14. No, I haven’t read Steve Bodio’s article, but I look forward to it eagerly! I have read some Bodio books(mostly falconry subjects–another amazing example of taming wild creatures–I should think a bird-of-prey would be MUCH more difficult to keep than a wolf!) which I enjoyed immensely! I am very new to this whole computer communication thing, but am gradually figuring it out…..Yes, I also have considered the many other species in regards to “reversion-to-type”, and it seems like once domesticated, those characteristics are very dominant. Horses are another interesting example. Lots of feral horses breeding for generations on their own, but you don’t get any individuals that look much like Pleistocene or Przewalski’s(sp?) horses, which are supposed to be the proginators of domestic horses. One thing that undoubtedly continues to keep domestic characteristics in feral populations is the continual addition of domestic blood in abandoned or lost pets and livestock. Have you read Roger Caras’s book on the history of domestic animals(Coppinger should read this book too!) “A Perfect Harmony”? Excellent brief overview of the many domesticated species, if not real detailed. You will learn a lot of interesting facts, like ferrets were domesticated before cats; water buffalo were domesticated in Asia before cattle! When you see the hundreds of animals used by and purposefully bred by man over thousands of years, it makes Coppinger’s theory that people didn’t have a conscience effort in the development of dogs seem ludricous! I majored in Anthropology during my infamous college incarceration, and the information on dog remains(distinct from wolf remains)found at numerous prehistoric sites, including hunter-gatherers in ancient America, is in every basic level textbook. There are lots of dog history books specifically delving on this subject(I’ll give you a few titles if you’d like) that HAS been carefully researched that Coppinger is either ignoring or unaware of.

  15. Fire away w/ the dog history titles – especially any that get into the details. Thanks!

  16. Here are a few titles to get you started–don’t want to overwhelm you too much, and I’m also not sure how available any of these are….These are also all older books. I don’t doubt there is material concerning new findings that keep pushing the domestication of dogs back further and further, both archaeological evidence, and the really new DNA information. If you see any titles on that, let ME know! First is “Dogs: A Historical Journey” by Lloyd M. Wendt. This is a good overview of dog history, and has most of the cave paintings featuring dogs illustrated. “The Lost History Of The Canine Race” by Mary Elizabeth Thurston is also very good–she questions a lot of established ideas, but does it sensibly. One intriguing point she makes is that WOMEN may have had a lot to do with early first dometications. “Dogs Through History” by dog world patriarch Maxwell Riddle is also a good overview, although this dog expert’s knowledge on wolves is poor. He was a Malamute fancier, and has the Malamute Breeders’ hang-ups about wolves and dogs breeding together, which modern day wolf-hybrid issues have created(which I think are irrelevant to stone-age or more primitive lifestyles). A really fascinating book about little known aspects of dog types is “Dogs Of The American Indians” by William Pferd the 3rd. I had no idea about the great variety of dogs, including very small terrier-sized breeds or types in existence long before the European invasion, before I read this book. Some of these remains date back 10,000 years or more, which means the Native Americans most assuredley had dogs when they came across the land bridge from Asia in the Pleistocene–way before agriculture! All the other books mention the earliest fossils dated at 13-14,000 yrs. ago–that may have been pushed back further with more recent findings. A fun book that gives a new radical idea on how wolves might have initiated and inspired stone-age humans to begin the domestication process is “Reindeer Moon” by Elizabeth Marshall Thomas. It is a novel about Pleistocene people–perhaps not as popular as The Clan Of The Cave Bear series, but way more realistic. Thomas lived with Eskimos, Bushmen, and other “primitive” peoples, so she has an excellent take on how they think. I enjoyed the Clan of the Cave Bear series too, but my impression of those books overall is that the author was giving ancient people the same thoughts and motivations as modern people, which is probably considerably off. I describe that series as “Barbie and Ken take a trip through the Pleistocene!” All these books have bibliographies with more sources–ALL KINDS OF INFO OUT THERE that Coppinger is ignoring or ignorant of–NO EXCUSE for someone being labeled a “dog expert”!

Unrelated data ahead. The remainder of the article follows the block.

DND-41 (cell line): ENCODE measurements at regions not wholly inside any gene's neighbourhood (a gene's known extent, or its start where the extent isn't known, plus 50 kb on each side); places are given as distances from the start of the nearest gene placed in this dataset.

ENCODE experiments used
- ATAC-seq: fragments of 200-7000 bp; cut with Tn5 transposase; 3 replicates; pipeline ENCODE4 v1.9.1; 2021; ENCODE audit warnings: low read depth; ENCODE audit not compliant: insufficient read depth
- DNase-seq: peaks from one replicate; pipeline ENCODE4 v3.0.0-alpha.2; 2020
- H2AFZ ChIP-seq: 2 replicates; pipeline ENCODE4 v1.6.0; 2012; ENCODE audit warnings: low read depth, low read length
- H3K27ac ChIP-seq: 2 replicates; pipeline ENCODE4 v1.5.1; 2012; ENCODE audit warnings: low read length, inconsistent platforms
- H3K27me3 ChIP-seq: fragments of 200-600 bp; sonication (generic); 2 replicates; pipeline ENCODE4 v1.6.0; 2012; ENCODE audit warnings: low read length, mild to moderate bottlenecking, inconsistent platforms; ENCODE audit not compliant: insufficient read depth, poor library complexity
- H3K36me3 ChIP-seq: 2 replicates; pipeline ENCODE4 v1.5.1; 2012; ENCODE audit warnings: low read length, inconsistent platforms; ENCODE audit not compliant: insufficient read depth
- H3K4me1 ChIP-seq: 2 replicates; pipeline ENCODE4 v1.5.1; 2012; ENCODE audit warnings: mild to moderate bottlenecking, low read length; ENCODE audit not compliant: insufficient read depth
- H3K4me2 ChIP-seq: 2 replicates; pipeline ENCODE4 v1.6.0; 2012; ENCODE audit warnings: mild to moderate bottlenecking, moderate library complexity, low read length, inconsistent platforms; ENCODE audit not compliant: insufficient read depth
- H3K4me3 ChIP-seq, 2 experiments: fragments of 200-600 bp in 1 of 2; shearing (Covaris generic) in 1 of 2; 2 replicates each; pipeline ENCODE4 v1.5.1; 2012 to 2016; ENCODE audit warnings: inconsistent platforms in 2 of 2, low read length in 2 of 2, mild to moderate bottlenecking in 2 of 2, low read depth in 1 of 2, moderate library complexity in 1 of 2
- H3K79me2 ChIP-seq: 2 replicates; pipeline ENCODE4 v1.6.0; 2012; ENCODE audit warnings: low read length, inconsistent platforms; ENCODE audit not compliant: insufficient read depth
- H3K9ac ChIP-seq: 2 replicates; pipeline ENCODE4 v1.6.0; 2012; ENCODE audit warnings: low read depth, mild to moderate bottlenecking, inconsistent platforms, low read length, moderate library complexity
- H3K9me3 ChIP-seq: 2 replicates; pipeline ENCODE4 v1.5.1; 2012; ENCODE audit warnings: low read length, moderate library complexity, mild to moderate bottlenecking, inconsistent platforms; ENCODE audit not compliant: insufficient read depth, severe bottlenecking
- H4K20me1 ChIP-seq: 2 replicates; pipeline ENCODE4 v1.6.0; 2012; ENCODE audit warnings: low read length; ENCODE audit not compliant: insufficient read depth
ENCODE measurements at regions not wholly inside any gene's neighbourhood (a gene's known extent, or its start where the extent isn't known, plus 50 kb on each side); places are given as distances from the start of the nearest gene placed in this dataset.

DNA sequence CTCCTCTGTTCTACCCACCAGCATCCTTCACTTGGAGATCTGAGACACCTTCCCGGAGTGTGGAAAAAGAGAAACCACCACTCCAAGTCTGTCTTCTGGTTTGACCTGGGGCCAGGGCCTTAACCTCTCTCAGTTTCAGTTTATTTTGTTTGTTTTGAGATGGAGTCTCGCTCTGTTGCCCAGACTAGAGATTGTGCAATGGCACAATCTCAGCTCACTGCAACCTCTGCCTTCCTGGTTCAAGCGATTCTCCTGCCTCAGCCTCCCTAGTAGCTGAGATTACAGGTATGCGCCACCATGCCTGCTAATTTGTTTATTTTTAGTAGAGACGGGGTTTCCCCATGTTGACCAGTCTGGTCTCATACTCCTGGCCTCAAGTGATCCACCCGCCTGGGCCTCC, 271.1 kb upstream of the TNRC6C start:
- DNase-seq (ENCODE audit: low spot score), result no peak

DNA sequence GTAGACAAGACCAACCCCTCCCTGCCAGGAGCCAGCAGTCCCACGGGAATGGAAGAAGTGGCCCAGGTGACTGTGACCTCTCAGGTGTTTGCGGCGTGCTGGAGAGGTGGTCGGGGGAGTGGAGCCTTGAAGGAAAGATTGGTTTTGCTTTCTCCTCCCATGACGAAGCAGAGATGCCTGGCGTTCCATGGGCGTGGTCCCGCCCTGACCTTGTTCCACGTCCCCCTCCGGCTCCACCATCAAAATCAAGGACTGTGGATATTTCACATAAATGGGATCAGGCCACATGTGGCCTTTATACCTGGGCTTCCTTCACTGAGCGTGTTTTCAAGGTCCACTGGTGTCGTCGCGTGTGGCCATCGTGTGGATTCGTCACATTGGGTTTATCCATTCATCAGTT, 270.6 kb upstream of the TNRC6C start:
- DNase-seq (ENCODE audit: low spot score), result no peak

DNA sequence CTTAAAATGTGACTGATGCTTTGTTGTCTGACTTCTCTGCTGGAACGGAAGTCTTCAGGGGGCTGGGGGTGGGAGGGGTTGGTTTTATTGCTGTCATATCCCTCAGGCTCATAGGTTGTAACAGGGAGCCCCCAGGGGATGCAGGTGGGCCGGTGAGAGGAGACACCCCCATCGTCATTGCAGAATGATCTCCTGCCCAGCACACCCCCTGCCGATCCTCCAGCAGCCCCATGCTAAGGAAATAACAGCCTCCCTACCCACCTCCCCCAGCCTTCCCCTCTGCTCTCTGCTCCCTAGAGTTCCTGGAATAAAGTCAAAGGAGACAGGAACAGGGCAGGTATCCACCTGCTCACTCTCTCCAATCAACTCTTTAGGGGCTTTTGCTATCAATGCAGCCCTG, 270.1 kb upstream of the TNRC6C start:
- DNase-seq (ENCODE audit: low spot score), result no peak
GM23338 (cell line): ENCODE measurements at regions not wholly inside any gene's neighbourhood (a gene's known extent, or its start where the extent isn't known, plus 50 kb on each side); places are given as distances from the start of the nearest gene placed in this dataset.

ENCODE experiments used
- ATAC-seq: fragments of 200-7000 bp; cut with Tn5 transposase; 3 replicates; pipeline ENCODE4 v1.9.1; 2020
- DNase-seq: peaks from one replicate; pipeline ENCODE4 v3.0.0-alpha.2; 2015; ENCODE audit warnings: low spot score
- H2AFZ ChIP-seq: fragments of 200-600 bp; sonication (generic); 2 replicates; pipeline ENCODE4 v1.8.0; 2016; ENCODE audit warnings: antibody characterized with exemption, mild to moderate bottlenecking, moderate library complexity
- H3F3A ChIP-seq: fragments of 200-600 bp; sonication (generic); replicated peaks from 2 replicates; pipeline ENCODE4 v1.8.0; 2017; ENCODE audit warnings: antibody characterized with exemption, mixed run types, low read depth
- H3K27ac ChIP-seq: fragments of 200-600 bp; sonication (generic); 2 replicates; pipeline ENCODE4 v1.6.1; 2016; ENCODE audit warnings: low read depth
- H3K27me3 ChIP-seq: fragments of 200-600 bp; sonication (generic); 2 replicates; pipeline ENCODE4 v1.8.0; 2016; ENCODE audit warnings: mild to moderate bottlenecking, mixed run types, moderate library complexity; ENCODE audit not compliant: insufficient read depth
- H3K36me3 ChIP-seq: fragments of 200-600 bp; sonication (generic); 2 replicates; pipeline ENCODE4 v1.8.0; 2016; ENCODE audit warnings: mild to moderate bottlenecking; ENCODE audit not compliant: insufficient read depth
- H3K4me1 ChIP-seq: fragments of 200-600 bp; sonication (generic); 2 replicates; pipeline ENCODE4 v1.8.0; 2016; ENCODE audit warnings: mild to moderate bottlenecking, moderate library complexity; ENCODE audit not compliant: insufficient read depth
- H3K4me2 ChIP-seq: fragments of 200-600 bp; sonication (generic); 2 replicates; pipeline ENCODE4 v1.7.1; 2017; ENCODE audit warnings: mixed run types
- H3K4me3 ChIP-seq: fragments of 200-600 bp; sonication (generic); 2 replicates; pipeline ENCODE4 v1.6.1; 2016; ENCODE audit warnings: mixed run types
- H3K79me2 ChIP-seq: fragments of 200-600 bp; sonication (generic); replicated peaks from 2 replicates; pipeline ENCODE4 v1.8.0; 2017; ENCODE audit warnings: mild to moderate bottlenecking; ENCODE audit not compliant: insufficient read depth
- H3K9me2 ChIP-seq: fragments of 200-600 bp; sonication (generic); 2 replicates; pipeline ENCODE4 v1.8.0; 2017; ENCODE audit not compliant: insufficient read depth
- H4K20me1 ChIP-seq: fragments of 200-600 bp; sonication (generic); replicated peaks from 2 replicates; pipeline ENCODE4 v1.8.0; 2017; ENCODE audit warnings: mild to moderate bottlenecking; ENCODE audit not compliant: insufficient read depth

17. I was just exploring your home-page(sorry, I’m very new and slow to figure out all this computer contraption stuff!) and saw your comment on “Reindeer Moon”! So hopefully my repeating it above will be forgiven(I was raised by wolves, after all…) But glad to see you read it!(and the sequel, “The Animal Wife”). I will also supply you with a list of tamed wolf books and stories if you like…..Remember Coppinger’s comment on the Nature special,”No wolf has EVER really been tamed!”

  18. Re: Reindeer Moon – not to worry, it’s something we’ve all done! Bring on the wolf books – can’t promise I’ll read all of them, but I can try. I’m going to see if I can get “Dogs of the American Indians” via interlibrary loan in anticipation of Steve’s piece.

    @ John Q. – if you haven’t already, check out Operation Desert Dove (in the blogroll) – good and interesting thoughts on training (dogs, falcons, parrots, people).